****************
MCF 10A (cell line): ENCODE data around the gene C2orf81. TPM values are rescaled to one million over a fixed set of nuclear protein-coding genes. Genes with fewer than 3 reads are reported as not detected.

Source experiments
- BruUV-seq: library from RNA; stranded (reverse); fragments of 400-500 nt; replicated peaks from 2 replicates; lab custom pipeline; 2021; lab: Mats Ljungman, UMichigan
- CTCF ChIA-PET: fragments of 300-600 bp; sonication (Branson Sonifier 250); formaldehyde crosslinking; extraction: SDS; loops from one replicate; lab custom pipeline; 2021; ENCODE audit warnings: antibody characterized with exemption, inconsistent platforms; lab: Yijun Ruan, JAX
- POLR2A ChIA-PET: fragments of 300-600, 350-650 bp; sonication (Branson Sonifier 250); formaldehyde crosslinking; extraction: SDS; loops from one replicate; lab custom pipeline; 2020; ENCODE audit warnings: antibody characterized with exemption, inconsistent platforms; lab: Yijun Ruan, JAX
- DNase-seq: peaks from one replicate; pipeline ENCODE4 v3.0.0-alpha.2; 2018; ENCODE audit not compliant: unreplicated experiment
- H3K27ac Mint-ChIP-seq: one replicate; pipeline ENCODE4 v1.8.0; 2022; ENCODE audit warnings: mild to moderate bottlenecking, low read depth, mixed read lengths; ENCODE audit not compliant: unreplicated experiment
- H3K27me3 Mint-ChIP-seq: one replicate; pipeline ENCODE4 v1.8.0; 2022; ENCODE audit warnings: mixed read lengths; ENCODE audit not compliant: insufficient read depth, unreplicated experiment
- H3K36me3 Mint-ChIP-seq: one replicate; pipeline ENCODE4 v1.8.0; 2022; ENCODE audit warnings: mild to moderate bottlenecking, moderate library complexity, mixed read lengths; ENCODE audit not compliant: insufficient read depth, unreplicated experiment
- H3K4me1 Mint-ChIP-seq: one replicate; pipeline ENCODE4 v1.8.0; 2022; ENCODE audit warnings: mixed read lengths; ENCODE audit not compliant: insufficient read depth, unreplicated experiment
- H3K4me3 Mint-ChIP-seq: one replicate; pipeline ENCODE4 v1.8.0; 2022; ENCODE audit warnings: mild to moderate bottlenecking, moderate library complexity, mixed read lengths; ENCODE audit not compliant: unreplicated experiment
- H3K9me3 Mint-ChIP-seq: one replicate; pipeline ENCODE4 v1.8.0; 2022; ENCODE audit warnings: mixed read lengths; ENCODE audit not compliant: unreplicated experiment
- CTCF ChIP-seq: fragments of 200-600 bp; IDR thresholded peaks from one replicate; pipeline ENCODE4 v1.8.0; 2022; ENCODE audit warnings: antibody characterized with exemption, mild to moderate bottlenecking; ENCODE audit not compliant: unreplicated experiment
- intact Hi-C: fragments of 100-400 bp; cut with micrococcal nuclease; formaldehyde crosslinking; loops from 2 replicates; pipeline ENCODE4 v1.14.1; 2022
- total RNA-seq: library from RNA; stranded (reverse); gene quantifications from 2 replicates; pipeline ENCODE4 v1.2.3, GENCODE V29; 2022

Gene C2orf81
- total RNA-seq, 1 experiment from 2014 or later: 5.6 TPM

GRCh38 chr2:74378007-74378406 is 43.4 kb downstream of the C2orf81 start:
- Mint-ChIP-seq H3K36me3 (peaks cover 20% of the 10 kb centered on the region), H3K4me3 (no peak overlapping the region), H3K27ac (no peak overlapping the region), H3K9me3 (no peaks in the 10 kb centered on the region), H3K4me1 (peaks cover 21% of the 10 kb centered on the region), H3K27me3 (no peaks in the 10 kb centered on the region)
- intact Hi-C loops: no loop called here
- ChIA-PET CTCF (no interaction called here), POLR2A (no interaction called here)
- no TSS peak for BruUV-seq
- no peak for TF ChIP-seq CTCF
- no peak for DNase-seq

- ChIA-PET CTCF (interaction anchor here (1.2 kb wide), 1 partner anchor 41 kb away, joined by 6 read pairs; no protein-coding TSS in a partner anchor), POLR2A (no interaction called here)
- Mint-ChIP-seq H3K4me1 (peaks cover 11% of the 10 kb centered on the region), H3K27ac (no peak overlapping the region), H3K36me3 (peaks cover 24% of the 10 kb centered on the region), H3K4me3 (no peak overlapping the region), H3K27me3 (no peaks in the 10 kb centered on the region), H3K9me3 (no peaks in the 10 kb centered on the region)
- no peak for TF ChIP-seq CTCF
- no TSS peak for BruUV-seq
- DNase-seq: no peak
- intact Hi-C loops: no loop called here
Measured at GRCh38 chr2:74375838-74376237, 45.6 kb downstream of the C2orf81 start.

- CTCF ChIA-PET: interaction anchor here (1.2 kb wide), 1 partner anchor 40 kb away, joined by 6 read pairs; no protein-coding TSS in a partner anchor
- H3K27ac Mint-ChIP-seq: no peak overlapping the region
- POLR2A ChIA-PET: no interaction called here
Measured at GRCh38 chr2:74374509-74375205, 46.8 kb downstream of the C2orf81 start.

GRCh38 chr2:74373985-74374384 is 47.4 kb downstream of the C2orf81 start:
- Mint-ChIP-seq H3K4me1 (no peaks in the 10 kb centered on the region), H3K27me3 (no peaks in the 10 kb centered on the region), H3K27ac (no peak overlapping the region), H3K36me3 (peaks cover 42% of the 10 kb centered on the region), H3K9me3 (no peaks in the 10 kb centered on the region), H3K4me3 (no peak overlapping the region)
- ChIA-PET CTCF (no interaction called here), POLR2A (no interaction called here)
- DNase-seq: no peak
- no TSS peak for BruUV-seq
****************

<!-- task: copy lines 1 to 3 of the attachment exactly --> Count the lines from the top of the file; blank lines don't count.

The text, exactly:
MCF 10A (cell line): ENCODE data around the gene C2orf81. TPM values are rescaled to one million over a fixed set of nuclear protein-coding genes. Genes with fewer than 3 reads are reported as not detected.

Source experiments
- BruUV-seq: library from RNA; stranded (reverse); fragments of 400-500 nt; replicated peaks from 2 replicates; lab custom pipeline; 2021; lab: Mats Ljungman, UMichigan